Friday, May 06, 2011

Red Hulk, Green Hulk, Go!

I was going to do this on Twitter but figured I would need more than 140 characters to express my feelings on what's been going on over in the Hulk title, so without further ado...

Now, I should start by qualifying that I haven't actively purchased or read a Hulk comic since Bruce Jones and John Romita, Jr. were doing the book a few years ago. I'm not even sure how the whole Mr. Green/Mr. Blue thing panned out, unless you count what they used in the second Hulk movie. I was not overly familiar with the "World War Hulk" storyline that ran for a while, and I pretty much ignored the Red Hulk material that Loeb and McGuiness were on about, so it had been a while since I knew what was going on with the guy. To say the least, I was surprised to find that the, along with the new Red Hulk (who was, in actuality, General 'Thunderbolt' Ross - Oh, the irony!), pretty much every other character in the Hulk universe got Hulkified by The Leader and...M.O.D.O.K., I think.

All kinds of crazy stuff has been going on since I've been gone, and the Hulk's single Incredible book has branched out into a family of books: Hulk, Incredible Hulk, & Incredible Hulks. Let me know if I've missed any.

Normally, this is not the kind of storytelling that entices me into picking up any book, especially when it's one that I've already taken off my pull list years ago. So, you ask, why am I fretting so about it?

That would be because of Jeff Parker.

I've always enjoyed Jeff's writing and still tell anyone who will listen that he is responsible for one of the single most enjoyable super-hero books I have read in my almost 30 years of reading comic books. So, you tell me he's going to be writing the book after Loeb departs and you have most certainly grabbed my attention. This is a guy who can handle the super-science, the monsters, the action, and the drama. You pair him with a talent like Gabriel Hardman who has a keen eye for visual storytelling and can draw the most outrageous action sequence or people eating soup with perfect aplomb and you have me adding it to my pile and I'm out the door with my LCS owner a few bucks richer.

Sounds like I'm loving this book like a fresh pair of socks on a cool September morning, doesn't it? Unfortunately, this is where I get conflicted about the whole shebang.

I want to like Hulk more than I do, but I'm finding it hard to fully embrace the darn thing. Oddly enough, I'm finding the character of the Red Hulk fascinating when I was certain that I wouldn't. I couldn't be bothered to even look at Loeb's issues on the shelf but I'm intrigued in these stories by how Ross is handling being the Hulk. It is so different from Banner, yet strangely similar, too. There's the alienation because he's a monster and the thrill that comes with so much power, all the things we are used to seeing with the Banner Hulk over the years. The main difference, though, is that Ross doesn't feel sorry for himself and whine about it constantly. He's a soldier and he deals with his new situation whether he likes it or not. A good example of this is in one of the early scenes of #25 where Steve Rogers is giving Ross his assignment. Steve is honestly trying to help Ross make good and have him be an asset. The tone of the dialogue, the staging of the scene, it's originally what sucked me in.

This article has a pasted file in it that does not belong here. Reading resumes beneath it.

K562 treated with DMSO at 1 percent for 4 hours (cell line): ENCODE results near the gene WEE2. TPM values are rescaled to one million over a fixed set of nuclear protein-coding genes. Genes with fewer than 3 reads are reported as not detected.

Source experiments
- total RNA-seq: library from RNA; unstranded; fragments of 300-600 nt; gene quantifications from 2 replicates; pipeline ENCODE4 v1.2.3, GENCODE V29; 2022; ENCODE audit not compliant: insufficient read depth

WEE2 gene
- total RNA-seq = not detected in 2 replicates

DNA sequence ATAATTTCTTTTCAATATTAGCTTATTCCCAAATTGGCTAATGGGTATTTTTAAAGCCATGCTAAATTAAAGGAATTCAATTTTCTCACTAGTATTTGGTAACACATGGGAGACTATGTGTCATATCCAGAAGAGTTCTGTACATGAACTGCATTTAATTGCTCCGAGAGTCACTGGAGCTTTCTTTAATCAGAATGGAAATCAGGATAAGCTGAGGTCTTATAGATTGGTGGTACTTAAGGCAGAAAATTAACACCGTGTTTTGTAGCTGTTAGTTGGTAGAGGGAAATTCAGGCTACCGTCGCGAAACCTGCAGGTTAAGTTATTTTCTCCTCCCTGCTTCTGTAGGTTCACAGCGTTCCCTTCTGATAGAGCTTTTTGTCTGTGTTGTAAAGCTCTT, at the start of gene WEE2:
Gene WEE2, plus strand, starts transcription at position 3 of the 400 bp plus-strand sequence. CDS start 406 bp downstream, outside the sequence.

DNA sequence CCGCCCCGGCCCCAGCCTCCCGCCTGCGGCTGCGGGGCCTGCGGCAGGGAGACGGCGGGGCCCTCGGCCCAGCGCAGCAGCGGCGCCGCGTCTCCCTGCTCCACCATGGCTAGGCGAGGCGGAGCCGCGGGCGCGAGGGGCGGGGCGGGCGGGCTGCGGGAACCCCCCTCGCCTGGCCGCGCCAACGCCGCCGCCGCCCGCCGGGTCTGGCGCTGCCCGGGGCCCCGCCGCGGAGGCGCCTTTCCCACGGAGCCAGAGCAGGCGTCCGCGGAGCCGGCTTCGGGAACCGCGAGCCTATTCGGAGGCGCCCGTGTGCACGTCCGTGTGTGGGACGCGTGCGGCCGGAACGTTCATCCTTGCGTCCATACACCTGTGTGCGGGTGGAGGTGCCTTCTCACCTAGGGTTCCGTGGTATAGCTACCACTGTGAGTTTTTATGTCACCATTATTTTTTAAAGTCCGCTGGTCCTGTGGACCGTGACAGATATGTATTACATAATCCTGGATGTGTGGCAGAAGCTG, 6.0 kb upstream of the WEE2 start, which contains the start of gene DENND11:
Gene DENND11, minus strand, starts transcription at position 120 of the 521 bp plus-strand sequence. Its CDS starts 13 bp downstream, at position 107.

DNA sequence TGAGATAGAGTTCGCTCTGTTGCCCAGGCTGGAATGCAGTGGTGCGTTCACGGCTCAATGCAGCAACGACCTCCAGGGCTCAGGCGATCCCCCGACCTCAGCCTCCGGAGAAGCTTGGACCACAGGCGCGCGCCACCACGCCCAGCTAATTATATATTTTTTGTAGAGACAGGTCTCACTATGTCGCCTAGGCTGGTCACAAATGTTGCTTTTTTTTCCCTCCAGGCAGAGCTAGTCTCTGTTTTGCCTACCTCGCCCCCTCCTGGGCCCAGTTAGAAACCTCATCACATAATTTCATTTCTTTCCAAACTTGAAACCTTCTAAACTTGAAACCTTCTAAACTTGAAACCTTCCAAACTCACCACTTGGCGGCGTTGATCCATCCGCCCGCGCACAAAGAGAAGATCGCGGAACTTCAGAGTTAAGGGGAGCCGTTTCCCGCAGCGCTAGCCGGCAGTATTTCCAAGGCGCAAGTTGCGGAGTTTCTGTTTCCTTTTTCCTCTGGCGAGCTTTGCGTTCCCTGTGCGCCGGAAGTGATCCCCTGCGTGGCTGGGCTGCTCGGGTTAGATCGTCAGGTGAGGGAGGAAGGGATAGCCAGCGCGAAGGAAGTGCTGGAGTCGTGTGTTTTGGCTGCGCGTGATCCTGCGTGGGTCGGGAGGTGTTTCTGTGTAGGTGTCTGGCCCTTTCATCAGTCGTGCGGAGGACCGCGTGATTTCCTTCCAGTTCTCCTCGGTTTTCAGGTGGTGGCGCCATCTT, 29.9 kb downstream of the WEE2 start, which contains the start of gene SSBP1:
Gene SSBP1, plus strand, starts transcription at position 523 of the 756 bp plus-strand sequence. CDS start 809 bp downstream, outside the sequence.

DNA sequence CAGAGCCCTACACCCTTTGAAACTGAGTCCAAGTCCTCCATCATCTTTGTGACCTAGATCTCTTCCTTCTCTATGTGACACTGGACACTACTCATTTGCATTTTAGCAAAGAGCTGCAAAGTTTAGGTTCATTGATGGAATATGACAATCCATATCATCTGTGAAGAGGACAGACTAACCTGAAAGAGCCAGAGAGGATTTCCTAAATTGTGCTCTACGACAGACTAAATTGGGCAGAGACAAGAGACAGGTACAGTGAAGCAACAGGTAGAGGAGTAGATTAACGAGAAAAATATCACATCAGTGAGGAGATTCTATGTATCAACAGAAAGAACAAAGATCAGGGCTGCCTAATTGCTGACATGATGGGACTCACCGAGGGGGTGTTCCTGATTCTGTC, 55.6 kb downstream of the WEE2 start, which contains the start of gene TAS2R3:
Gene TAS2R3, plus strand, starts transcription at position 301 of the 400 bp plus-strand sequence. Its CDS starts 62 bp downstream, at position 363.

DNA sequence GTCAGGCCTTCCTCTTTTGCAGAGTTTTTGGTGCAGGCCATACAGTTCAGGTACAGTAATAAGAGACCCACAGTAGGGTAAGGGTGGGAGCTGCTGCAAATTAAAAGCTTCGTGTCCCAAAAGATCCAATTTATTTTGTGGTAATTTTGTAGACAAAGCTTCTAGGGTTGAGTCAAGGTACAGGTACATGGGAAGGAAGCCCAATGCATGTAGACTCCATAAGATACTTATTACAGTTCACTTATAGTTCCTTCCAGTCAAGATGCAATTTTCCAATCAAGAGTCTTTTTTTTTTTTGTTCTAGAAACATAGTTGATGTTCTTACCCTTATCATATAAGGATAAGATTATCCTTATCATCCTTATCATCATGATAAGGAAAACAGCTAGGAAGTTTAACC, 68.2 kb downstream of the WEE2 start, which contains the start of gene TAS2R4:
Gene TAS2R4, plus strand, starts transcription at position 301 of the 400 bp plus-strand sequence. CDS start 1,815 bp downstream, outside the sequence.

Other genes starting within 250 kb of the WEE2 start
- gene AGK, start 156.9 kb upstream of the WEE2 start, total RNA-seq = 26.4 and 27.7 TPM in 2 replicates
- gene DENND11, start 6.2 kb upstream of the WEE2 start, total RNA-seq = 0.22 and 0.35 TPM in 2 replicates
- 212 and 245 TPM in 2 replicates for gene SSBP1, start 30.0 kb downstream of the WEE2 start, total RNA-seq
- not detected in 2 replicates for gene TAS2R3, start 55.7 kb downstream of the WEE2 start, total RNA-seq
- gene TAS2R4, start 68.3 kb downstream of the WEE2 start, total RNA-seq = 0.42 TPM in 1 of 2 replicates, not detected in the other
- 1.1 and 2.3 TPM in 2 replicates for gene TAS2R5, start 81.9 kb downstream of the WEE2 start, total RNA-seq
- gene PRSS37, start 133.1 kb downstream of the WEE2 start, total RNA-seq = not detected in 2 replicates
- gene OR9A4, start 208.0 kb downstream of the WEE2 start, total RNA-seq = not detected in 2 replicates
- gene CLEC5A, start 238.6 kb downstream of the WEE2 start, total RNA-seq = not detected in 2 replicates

In that same issue, however, we are given an example of why I'm conflicted about this series, for as much as I am loving the character of the Red Hulk, this issue spends a great deal of it's 'running time' on a tired old super-hero team-up cliché; the fight-brought-on-by-misunderstanding-before-realizing-we-are-supposed-to-be working-together schtick. In fact, this is a cliché that gets played out for the following 2 issues, if I remember correctly, with Iron Man being followed by Thor and then Namor. Everyone wants a piece of Red Hulk, apparently, but I feel like every time they go down this road they kill all the momentum they've built up. I like my share of smashing in a Hulk comic, don't get me wrong, I just think there's more to mine here and these sequences are not adding anything useful to the overall narrative.

I remember in the '90s when Garth Ennis was writing Helblazer. I hated his run for a number of reasons I won't go into here but, without fail, every time I was going to drop the title once-and-for-all Ennis would drop an amazing single issue that had everything I needed in a Hellblazer story to make me happy. Every. Single. Time.

There's kind of a similar phenomena happening here minus the hating part. After reading #27 I was going to stop buying Hulk and move on but then #28 came out and I loved that issue. Then I read #30 and figured, okay, #30.1 would be the last one if I didn't like it but I did (although I don't think Tom Palmer should do finishes over Hardman anymore - it seems like a no-brainer but it really isn't a good thing). And in some of the cases where the main story was not grabbing me, I kinda dug the back-up featuring A-Bomb (Rick Jones) or the Watcher back-ups that are now starting to pay off in the main story.

I guess the fact that I'm bothering to take the time to write this does prove that these guys are doing something positive with this series because I'm interested enough to care. To want to see more interactions between Ross and the LMDs, to see the Fortean/Ross/Red Hulk triangle develop, and to see where sleep deprivation will eventually take the character. That, and the fact I obsess over books and movies I can't fully embrace/endorse. Really, I'll probably spend more time rereading and staring at Hulk pages than I ever will Atlas ones.

So, now I'm waiting to see what #32 will bring (I hear it's a corker) and I continue to live with this series issue to issue.

Fingers crossed!


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